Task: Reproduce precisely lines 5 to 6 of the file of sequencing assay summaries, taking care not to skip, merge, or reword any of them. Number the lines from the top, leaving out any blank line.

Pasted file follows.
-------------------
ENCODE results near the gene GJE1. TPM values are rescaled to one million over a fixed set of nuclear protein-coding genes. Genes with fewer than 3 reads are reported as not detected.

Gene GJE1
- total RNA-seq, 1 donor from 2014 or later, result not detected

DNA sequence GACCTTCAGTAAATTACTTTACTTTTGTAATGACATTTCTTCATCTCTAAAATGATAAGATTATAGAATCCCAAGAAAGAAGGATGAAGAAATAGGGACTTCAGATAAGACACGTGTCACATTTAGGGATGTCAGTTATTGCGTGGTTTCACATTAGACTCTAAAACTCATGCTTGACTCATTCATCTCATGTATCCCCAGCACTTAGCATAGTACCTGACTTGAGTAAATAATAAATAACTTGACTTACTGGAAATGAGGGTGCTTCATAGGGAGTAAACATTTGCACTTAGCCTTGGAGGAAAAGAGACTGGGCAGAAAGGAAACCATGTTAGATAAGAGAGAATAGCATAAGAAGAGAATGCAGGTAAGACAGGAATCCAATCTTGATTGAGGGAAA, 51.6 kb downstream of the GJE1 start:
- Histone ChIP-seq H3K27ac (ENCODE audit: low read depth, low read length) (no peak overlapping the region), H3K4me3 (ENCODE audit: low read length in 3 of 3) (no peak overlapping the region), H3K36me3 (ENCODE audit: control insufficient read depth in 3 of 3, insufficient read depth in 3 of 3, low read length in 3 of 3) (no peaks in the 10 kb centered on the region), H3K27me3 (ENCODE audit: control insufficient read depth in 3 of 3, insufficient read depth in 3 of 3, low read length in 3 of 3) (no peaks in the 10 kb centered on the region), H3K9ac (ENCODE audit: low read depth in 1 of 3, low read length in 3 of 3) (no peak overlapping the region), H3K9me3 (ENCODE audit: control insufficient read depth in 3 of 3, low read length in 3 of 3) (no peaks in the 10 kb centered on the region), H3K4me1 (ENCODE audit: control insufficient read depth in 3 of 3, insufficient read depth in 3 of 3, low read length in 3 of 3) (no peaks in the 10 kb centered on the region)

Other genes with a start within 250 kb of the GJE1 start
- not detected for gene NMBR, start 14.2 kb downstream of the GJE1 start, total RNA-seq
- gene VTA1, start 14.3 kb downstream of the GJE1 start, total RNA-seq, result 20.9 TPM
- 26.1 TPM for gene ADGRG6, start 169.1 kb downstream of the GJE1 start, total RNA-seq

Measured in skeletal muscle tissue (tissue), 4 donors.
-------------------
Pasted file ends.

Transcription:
- Histone ChIP-seq H3K27ac (ENCODE audit: low read depth, low read length) (no peak overlapping the region), H3K4me3 (ENCODE audit: low read length in 3 of 3) (no peak overlapping the region), H3K36me3 (ENCODE audit: control insufficient read depth in 3 of 3, insufficient read depth in 3 of 3, low read length in 3 of 3) (no peaks in the 10 kb centered on the region), H3K27me3 (ENCODE audit: control insufficient read depth in 3 of 3, insufficient read depth in 3 of 3, low read length in 3 of 3) (no peaks in the 10 kb centered on the region), H3K9ac (ENCODE audit: low read depth in 1 of 3, low read length in 3 of 3) (no peak overlapping the region), H3K9me3 (ENCODE audit: control insufficient read depth in 3 of 3, low read length in 3 of 3) (no peaks in the 10 kb centered on the region), H3K4me1 (ENCODE audit: control insufficient read depth in 3 of 3, insufficient read depth in 3 of 3, low read length in 3 of 3) (no peaks in the 10 kb centered on the region)

Other genes with a start within 250 kb of the GJE1 start